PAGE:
Teresita's anticipation will ring true to any kid who's been saddled with an evening birthday party.

A SURPRISE FOR TERESITA / UNA SORPRESA PARA TERESITA

A young girl celebrating her birthday waits for a gift from her uncle, absorbing the sights and sounds of her city neighborhood.

Teresita wakes up to her seventh birthday knowing that a surprise is coming: a gift from Tío Ramón, who sells piraguas (snow cones) on the street. As the day goes on with no sign of him, her impatience grows, even as she recognizes her own growing maturity. So she goes outside, jumps rope, and plays, while the lively world outside her home continues. Mothers visit the bodega; children ride bikes and play stickball; grown-ups watch the neighborhood from their windows. Eventually Tío Ramón comes, giving Teresita not her usual special iced treat but a tiny black kitten, which the girl names Piragua. With painted illustrations that in near-photorealistic detail convey the emotions and activities of the many people around Teresita, the bilingual story is a simple slice of life that gets at the way so much can happen in half a day, even if the time seems to be dragging. It also conveys Teresita's awareness that she is becoming a "big girl," a more grown-up person with more responsibilities and a wider view of the world. Baeza Ventura’s Spanish translation appears beneath Sánchez-Korrol’s English text on every double-page spread.

Teresita's anticipation will ring true to any kid who's been saddled with an evening birthday party. (Bilingual picture book. 5-9)

Pub Date: Jan. 31, 2017

ISBN: 978-1-55885-831-2

Page Count: 32

Publisher: Piñata Books/Arte Público

Review Posted Online: Nov. 23, 2016

Kirkus Reviews Issue: Dec. 1, 2016

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Hooray, hooray for this par-tay.

FOX & RABBIT CELEBRATE

From the Fox & Rabbit series , Vol. 3

Five more stories featuring buddy pair Fox and Rabbit.

Following the formula of its predecessors, this third installment of the Fox & Rabbit series focuses on Sparrow’s “super-trooper special” birthday. A slightly unrelated opening story introduces a variety of animal characters as Fox—proudly adopting the moniker “Fix-it Fox”—goes around trying to solve everyone’s “enormous problems.” In the next story, Fox and Rabbit scheme to make the “biggest, roundest, yummiest pizza in the world.” They pilfer ingredients from Sparrow’s garden (a nod to the first book) and ask Mouse for mozzarella. Subsequent stories—each contained in a chapter—involve a pizza-cooking dragon, the “really awesome” party, and a birthday wish that finally comes true. Dudás’ full-color cartoon illustrations complement Ferry’s chipper tone and punny dialogue for an upbeat woodland romp. Even the turtle, who always comically arrives at the end of the chapter and misses most of the action, gets to enjoy the party. Another standout scene, in which Fox assumes Dragon doesn’t speak their language and speaks “Dragonian” unprompted, gently addresses microaggressions. Though all dialogue is clearly linked to each speaker, some scenes with lots of back and forth within a single panel gear this to comics readers with a bit of experience. Still, the eight-panel–per-page max and short chapters keep the text accessible and pace quick.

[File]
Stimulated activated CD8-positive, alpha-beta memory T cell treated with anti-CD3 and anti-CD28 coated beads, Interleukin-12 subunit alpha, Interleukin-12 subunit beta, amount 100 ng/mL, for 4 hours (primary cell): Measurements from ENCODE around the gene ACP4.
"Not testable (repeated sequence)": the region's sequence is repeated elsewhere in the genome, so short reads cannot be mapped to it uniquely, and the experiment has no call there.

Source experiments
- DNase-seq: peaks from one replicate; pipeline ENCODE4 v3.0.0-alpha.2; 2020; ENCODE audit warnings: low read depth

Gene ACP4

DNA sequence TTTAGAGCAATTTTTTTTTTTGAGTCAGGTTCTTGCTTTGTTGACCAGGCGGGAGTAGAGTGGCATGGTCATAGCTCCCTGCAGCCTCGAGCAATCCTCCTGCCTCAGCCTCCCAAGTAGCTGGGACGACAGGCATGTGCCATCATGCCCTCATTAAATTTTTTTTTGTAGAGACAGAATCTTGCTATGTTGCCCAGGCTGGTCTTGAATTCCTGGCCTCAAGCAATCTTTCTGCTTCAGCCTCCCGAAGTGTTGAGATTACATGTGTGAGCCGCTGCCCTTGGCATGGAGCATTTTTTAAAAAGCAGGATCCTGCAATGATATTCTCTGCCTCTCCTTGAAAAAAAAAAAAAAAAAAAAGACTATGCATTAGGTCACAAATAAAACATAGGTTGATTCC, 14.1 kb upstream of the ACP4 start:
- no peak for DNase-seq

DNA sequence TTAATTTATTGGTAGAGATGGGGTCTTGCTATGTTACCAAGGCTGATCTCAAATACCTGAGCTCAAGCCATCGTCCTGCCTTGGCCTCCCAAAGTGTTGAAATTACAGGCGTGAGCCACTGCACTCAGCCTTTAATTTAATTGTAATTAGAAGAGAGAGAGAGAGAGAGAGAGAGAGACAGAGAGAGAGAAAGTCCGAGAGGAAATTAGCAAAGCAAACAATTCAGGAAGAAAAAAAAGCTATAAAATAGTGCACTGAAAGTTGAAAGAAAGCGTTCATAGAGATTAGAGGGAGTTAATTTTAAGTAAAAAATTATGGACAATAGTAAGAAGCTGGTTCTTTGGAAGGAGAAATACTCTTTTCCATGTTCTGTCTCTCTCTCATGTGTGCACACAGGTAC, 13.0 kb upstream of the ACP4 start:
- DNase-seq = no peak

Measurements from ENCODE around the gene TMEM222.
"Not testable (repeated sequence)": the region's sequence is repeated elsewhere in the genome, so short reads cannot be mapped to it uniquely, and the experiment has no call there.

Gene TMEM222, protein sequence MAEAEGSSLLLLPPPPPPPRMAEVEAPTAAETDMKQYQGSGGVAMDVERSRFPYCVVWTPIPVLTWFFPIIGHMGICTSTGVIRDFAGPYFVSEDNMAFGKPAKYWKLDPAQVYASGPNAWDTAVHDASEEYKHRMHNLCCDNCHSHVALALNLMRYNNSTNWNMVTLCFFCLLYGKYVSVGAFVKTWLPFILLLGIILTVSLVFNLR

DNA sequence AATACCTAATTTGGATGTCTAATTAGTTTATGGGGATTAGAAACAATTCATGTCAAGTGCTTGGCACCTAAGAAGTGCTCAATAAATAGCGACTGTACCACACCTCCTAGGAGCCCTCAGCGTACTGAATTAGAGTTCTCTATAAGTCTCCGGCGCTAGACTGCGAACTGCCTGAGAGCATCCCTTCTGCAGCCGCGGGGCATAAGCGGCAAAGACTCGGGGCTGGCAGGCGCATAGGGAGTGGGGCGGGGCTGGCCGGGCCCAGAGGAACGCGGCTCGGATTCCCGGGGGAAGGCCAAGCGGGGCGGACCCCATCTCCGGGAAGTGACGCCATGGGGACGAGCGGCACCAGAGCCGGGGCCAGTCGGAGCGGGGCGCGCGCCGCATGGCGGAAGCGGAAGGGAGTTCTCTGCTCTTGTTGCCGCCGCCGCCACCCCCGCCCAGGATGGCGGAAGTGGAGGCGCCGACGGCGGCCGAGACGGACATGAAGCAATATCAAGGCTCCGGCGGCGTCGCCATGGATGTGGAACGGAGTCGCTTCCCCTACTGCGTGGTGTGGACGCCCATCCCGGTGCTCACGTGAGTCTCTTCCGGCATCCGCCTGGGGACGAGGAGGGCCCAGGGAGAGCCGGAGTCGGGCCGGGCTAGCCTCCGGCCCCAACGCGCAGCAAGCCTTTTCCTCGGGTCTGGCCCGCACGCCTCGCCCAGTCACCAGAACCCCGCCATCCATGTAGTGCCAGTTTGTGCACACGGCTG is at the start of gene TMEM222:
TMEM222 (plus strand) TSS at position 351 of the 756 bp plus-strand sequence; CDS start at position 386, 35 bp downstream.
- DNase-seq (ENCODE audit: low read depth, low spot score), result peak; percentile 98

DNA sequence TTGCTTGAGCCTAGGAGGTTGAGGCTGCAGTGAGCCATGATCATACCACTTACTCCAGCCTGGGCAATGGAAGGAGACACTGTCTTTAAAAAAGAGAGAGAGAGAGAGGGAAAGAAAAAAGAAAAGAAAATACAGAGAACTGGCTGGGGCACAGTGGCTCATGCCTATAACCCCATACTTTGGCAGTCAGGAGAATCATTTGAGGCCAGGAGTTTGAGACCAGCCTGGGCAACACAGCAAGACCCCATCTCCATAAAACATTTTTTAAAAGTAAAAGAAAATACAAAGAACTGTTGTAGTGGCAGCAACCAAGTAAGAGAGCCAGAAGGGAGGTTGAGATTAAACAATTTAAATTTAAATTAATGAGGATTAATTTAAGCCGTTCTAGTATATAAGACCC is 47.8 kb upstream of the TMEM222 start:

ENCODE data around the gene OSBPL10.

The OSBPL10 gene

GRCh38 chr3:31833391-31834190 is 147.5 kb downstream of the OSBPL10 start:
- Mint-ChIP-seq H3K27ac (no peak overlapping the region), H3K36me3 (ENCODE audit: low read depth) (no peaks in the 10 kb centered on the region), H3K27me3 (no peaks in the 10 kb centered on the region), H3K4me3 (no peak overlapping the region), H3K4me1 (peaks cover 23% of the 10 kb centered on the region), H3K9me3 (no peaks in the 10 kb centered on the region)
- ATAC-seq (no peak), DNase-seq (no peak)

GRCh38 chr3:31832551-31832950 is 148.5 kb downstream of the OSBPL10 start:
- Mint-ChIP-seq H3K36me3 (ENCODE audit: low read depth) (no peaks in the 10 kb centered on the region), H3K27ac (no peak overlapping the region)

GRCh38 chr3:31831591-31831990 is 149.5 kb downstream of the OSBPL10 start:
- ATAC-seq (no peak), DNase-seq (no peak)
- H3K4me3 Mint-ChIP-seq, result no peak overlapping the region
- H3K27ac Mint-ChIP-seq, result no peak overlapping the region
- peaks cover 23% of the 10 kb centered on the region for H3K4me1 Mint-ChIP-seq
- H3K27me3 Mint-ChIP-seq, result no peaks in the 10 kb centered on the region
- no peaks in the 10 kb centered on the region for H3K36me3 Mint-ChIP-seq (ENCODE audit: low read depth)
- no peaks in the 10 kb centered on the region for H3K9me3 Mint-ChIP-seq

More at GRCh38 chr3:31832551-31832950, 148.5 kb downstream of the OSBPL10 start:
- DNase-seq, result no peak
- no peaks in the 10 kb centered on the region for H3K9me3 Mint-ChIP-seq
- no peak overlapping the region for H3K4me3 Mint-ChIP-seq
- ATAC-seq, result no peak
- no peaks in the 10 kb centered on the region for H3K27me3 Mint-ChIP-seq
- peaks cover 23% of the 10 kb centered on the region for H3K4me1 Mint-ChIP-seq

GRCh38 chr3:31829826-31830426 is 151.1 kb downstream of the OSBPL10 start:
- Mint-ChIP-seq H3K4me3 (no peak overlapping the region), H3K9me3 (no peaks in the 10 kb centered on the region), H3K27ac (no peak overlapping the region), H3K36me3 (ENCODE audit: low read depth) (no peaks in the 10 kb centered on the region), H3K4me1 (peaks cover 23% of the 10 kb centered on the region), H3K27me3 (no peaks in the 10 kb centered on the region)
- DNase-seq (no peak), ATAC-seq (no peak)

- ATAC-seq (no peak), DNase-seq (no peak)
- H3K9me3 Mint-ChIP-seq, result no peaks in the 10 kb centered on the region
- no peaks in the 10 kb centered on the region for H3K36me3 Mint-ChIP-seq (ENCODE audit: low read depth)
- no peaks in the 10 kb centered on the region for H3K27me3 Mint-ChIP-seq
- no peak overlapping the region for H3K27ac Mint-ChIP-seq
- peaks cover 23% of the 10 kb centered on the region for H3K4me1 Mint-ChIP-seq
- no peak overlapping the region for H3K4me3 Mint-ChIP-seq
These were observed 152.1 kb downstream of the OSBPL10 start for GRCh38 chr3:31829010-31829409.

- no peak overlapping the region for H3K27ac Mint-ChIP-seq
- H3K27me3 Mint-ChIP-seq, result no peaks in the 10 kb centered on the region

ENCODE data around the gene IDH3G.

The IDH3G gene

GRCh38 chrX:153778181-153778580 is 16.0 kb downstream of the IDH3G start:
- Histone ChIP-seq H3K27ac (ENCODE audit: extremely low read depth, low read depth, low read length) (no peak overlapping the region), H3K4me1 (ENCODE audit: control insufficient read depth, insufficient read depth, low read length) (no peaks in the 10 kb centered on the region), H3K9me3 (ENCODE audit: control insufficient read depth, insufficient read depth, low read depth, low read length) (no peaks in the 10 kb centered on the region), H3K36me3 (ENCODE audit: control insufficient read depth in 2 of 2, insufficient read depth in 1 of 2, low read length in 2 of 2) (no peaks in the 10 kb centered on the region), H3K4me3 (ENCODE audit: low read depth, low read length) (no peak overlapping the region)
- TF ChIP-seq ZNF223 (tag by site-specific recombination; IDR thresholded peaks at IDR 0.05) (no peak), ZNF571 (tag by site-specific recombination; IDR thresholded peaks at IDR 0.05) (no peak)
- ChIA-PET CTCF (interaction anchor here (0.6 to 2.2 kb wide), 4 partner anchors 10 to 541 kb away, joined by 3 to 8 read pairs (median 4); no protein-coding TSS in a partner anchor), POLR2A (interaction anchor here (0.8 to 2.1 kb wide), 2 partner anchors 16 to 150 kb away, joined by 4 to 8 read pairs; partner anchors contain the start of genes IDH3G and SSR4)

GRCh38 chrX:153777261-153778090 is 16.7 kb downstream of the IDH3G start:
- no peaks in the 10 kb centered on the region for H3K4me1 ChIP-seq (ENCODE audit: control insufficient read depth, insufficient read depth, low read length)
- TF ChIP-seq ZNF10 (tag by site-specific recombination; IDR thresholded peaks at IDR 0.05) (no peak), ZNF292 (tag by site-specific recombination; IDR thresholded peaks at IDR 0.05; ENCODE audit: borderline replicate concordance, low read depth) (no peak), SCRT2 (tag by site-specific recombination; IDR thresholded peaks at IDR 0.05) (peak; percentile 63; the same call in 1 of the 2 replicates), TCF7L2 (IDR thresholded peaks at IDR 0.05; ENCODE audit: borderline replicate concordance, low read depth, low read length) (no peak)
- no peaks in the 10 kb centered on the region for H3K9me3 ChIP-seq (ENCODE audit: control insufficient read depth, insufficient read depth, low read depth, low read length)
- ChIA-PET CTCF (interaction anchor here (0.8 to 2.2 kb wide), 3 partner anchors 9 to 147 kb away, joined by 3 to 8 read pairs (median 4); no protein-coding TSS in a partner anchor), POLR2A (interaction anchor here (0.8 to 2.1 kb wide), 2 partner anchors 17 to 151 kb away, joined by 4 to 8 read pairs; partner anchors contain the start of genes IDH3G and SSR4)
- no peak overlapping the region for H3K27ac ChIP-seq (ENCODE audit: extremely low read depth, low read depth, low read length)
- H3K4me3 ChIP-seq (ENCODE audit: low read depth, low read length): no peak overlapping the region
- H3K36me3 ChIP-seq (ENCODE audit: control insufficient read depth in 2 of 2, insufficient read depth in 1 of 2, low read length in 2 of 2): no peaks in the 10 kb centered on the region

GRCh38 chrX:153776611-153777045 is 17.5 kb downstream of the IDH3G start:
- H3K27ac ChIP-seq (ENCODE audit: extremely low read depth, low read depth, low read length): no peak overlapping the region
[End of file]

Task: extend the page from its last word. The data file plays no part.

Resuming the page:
Hooray, hooray for this par-tay. (Graphic early reader. 6-9)

Pub Date: April 20, 2021

ISBN: 978-1-4197-5183-7

Page Count: 96

Publisher: Amulet/Abrams

Review Posted Online: Feb. 12, 2021

Kirkus Reviews Issue: March 1, 2021

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While this is not an essential purchase, most little pumpkins will love being told, “Baby, I'm batty for you!” (Board book....

YOU ARE MY PUMPKIN

Young children won't understand the metaphors but will appreciate the sentiment made clear by the repeated, Halloween-themed declarations of love in Wan's latest board book.

Each of the seven spreads presents an endearment illustrated by an object drawn with heavy outlines and just enough detail to invoke its essential characteristics. Lest it become too maudlin, between the “sugary, sweet candy corn” and a “purr-fect, cuddly kitty” is a “wild, messy monster.” Wan manages to make each drawing expressive and distinctive while relying on just a few shapes—crescents or circles for eyes, dots or ovals accenting cheeks. Although each spread stands alone, there are quiet connections. For example, the orange of the pumpkin is repeated in the candy corn, and the purple that adorns kitty's hat and bow becomes the prominent color on the next spread, setting off the friendly white ghost nicely. The same purple is used for the spider's body on the next to last spread. Subtle, shadowed backgrounds repeat the patterns found elsewhere in the book. For example, the background of the page with the kitty includes pumpkins, hearts, and hats and bows like the ones kitty is wearing.

While this is not an essential purchase, most little pumpkins will love being told, “Baby, I'm batty for you!” (Board book. 6 mos.-3)

Pub Date: June 28, 2016

ISBN: 978-0-545-88092-3

Page Count: 14

Publisher: Cartwheel/Scholastic

Review Posted Online: May 14, 2016

Kirkus Reviews Issue: July 1, 2016

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